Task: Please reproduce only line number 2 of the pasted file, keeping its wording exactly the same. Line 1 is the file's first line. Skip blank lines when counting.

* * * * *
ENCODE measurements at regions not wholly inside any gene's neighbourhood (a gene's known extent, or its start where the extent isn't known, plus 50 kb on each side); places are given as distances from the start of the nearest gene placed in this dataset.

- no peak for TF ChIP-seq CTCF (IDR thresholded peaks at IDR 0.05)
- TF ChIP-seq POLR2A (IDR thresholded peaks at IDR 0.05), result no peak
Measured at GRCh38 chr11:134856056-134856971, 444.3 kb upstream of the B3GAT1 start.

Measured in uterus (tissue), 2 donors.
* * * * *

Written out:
- no peak for TF ChIP-seq CTCF (IDR thresholded peaks at IDR 0.05)